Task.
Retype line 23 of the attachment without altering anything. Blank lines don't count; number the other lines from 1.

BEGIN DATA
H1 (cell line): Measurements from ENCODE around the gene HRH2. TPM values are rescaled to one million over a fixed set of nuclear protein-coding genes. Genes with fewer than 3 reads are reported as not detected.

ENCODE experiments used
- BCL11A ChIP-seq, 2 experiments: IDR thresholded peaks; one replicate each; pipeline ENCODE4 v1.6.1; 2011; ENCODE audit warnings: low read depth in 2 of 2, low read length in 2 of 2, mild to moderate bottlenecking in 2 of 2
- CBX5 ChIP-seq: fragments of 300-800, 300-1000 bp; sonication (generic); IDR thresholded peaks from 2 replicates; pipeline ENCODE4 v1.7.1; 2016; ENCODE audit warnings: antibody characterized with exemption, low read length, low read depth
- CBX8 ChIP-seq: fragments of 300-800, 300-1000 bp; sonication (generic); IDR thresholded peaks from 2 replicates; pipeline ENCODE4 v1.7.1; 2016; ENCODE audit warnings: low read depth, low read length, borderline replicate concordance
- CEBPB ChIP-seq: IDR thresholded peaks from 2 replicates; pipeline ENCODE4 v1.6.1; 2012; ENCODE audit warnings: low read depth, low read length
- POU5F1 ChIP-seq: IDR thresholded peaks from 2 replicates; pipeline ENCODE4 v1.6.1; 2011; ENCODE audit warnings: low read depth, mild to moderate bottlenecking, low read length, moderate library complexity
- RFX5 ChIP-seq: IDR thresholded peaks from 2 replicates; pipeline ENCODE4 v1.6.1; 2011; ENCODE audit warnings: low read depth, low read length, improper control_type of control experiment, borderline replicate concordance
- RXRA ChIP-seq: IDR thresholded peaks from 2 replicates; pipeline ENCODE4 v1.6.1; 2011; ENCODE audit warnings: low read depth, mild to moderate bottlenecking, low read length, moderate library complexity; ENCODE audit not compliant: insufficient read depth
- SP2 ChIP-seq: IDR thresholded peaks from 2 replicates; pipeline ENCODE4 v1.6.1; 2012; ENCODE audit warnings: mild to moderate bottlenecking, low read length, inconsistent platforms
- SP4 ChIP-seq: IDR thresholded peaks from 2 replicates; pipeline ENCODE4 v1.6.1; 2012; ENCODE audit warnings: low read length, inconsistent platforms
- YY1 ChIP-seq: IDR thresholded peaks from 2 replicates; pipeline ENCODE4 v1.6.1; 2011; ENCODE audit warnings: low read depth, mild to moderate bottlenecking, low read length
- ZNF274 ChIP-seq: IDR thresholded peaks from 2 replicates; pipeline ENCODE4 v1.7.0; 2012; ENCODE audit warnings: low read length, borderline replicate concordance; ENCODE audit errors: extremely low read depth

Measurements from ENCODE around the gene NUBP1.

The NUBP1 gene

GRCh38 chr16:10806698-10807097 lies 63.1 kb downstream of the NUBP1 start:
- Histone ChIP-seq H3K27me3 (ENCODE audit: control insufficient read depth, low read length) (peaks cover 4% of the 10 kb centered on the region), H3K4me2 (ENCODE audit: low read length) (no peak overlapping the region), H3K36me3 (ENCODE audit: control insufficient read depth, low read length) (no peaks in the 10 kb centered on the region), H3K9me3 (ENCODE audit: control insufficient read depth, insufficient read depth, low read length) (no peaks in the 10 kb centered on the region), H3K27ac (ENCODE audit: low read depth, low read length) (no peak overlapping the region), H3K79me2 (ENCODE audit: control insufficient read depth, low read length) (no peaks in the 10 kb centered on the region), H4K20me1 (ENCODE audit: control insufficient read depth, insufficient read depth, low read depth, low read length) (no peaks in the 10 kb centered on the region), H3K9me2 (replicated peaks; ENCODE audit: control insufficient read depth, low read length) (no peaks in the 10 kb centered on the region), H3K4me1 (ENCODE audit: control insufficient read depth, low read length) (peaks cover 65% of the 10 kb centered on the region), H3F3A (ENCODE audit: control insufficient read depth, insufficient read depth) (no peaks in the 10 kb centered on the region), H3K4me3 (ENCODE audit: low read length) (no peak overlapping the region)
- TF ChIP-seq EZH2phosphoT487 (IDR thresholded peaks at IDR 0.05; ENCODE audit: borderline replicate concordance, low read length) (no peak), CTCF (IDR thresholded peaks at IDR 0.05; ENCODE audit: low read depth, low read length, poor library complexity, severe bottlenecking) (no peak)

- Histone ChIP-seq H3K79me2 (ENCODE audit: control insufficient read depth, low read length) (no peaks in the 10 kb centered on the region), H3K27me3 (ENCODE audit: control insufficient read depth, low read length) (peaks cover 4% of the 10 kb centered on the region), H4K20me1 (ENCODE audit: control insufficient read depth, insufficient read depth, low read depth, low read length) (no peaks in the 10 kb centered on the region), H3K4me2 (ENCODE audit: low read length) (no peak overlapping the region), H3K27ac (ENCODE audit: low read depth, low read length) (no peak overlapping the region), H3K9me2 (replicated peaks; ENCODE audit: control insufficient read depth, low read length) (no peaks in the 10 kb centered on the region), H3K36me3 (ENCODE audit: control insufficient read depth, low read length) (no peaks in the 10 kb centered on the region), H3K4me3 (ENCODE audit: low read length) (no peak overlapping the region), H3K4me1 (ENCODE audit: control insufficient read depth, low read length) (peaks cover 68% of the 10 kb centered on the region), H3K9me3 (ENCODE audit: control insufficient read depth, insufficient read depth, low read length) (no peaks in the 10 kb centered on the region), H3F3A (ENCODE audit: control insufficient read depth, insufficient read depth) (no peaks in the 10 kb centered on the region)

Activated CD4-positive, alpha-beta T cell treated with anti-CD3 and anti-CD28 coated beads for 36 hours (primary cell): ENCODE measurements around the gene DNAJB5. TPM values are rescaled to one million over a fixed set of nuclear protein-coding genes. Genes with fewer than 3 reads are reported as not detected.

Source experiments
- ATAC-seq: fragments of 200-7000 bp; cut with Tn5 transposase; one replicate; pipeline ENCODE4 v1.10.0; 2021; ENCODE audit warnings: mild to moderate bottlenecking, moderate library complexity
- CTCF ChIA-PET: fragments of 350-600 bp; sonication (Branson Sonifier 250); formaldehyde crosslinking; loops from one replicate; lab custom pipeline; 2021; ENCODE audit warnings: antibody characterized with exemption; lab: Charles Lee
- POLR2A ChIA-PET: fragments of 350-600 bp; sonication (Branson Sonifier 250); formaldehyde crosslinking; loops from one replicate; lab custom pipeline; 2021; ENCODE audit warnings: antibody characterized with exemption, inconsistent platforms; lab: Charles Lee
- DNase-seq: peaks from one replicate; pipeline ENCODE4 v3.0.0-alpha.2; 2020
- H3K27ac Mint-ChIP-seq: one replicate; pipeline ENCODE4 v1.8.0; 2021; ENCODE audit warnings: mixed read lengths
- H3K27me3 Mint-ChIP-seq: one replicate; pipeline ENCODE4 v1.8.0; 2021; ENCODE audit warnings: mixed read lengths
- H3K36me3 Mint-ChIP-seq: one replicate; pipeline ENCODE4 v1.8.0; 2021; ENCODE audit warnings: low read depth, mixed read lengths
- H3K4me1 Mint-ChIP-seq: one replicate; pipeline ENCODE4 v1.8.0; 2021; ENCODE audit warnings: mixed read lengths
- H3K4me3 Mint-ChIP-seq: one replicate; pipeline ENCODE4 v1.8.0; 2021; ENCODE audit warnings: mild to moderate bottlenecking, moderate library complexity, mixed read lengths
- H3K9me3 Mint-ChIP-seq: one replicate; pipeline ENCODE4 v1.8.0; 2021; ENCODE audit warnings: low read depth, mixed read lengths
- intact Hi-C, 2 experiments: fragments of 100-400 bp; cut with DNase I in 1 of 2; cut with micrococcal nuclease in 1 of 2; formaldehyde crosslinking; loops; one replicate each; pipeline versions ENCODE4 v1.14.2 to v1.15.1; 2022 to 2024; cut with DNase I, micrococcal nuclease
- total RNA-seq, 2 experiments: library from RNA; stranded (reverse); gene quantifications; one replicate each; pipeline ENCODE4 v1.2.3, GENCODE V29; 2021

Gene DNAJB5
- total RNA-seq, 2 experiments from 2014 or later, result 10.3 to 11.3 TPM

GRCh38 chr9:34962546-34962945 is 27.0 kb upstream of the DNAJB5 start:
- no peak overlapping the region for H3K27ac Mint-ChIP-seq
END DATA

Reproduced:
- CTCF ChIA-PET: fragments of 350-600 bp; sonication (Branson Sonifier 250); formaldehyde crosslinking; loops from one replicate; lab custom pipeline; 2021; ENCODE audit warnings: antibody characterized with exemption; lab: Charles Lee